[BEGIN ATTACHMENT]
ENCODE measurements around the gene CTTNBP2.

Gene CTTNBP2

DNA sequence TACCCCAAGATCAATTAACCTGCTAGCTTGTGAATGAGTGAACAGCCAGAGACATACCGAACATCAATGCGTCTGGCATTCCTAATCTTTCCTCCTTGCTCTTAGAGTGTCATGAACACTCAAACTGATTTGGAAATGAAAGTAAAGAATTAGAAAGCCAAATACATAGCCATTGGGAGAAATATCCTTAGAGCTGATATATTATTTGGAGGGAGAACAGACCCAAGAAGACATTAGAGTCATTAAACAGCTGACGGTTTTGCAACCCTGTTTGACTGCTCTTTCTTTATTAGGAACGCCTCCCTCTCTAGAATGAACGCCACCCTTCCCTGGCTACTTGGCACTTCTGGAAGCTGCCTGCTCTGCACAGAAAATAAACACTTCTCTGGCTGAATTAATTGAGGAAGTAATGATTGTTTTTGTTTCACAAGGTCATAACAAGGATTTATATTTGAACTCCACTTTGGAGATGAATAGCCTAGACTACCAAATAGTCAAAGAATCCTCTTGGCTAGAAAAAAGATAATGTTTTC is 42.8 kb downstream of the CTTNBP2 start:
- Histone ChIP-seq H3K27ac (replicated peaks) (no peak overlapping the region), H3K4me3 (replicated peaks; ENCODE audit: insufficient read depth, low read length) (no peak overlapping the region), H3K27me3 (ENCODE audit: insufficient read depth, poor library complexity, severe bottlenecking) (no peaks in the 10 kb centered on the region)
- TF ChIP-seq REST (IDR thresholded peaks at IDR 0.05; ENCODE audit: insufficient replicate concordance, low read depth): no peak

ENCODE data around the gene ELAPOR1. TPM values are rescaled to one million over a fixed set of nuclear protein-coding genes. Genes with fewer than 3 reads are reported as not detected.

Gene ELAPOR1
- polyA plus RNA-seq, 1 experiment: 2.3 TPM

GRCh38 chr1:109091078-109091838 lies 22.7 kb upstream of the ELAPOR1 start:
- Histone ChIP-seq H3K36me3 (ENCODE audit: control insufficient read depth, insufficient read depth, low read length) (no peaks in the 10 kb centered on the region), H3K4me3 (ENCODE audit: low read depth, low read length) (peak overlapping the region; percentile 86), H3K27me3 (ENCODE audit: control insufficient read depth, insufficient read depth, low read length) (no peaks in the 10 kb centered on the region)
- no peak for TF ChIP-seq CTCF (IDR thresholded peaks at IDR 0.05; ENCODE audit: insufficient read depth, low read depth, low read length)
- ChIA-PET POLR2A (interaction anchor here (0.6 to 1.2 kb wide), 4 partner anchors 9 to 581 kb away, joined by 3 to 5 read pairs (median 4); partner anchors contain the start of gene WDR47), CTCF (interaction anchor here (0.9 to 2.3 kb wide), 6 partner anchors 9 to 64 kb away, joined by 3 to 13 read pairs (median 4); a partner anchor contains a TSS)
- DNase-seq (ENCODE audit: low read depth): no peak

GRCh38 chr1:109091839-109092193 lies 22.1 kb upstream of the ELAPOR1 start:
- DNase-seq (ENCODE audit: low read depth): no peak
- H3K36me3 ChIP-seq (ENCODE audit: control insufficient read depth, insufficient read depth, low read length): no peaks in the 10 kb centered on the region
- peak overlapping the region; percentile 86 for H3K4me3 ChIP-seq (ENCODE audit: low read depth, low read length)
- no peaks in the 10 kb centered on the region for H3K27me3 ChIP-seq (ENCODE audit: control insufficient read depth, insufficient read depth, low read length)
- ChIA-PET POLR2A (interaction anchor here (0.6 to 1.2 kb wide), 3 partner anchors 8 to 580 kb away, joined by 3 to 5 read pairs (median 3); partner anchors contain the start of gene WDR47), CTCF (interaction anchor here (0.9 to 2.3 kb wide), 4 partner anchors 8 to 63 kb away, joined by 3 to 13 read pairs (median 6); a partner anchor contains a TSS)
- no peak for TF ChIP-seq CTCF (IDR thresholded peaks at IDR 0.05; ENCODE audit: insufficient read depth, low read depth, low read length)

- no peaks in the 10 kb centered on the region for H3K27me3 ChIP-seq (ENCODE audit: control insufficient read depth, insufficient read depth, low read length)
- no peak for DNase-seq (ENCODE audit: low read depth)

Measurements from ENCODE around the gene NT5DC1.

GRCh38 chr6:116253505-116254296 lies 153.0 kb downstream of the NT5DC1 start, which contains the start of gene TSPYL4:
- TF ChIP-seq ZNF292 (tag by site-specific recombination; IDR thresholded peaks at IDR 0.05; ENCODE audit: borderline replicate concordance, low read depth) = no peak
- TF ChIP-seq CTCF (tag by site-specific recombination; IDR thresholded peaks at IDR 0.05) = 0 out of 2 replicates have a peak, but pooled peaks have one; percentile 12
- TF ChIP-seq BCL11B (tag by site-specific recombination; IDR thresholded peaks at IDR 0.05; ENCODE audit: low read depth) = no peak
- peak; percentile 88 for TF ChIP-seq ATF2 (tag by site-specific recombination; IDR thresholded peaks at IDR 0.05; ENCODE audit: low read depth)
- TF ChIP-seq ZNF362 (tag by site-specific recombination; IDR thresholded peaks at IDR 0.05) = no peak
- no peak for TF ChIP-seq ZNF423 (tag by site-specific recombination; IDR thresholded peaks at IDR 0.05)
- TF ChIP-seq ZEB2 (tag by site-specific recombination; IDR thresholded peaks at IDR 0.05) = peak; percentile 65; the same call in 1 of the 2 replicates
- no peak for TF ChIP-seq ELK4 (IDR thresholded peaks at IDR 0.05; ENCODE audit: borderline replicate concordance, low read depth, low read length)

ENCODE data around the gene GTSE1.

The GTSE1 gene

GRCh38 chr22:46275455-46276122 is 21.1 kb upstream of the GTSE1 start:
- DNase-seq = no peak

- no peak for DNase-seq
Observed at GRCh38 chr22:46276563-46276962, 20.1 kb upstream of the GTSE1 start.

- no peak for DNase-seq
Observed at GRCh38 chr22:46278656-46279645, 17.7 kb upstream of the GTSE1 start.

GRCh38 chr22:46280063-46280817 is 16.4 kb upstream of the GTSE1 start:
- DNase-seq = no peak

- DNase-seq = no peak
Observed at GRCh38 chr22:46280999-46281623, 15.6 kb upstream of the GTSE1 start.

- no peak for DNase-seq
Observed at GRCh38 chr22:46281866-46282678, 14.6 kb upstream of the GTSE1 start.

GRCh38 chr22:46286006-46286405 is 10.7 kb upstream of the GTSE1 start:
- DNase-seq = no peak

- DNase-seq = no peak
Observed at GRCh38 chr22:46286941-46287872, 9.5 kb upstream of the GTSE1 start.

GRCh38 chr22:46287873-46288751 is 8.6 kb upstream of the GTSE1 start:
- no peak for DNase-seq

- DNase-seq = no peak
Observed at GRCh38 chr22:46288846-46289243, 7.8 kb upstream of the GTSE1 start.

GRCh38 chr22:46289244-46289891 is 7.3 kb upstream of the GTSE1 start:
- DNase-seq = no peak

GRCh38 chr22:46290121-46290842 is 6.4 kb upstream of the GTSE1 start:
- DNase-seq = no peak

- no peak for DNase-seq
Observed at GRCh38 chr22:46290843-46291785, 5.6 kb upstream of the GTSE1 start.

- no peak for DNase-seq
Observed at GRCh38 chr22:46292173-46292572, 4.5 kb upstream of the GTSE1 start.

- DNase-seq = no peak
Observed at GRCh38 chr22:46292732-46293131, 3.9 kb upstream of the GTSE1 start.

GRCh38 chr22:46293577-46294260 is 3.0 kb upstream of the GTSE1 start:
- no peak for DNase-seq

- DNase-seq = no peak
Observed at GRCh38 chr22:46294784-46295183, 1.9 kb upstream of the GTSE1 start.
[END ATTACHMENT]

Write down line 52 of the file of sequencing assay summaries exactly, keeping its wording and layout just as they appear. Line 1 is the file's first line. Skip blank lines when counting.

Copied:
- no peak for DNase-seq